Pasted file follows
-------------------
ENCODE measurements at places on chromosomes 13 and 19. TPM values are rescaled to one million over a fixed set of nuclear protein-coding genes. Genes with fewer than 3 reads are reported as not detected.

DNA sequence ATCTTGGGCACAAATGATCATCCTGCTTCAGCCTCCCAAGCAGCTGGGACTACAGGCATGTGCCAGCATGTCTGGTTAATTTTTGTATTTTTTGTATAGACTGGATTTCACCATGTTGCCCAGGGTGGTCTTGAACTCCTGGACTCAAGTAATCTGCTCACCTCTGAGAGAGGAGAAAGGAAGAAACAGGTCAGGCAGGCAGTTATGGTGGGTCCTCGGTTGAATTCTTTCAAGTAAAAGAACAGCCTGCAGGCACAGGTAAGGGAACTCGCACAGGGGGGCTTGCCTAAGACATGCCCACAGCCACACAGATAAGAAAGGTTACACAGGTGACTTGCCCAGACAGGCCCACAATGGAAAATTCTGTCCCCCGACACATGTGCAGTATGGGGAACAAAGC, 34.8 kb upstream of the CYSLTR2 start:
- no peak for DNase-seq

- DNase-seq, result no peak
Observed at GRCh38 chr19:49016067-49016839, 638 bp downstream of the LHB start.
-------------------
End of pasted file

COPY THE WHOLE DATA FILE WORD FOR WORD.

ENCODE measurements at places on chromosomes 13 and 19. TPM values are rescaled to one million over a fixed set of nuclear protein-coding genes. Genes with fewer than 3 reads are reported as not detected.

DNA sequence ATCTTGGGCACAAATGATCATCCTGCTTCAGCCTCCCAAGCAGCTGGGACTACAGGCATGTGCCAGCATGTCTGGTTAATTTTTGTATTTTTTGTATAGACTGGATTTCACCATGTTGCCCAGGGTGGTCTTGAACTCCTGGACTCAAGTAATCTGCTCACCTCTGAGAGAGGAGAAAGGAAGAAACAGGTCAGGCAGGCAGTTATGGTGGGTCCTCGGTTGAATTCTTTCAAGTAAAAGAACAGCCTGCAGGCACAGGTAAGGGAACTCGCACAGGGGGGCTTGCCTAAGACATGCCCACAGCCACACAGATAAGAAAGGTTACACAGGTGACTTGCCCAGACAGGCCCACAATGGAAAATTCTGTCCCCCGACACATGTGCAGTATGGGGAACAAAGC, 34.8 kb upstream of the CYSLTR2 start:
- no peak for DNase-seq

- DNase-seq, result no peak
Observed at GRCh38 chr19:49016067-49016839, 638 bp downstream of the LHB start.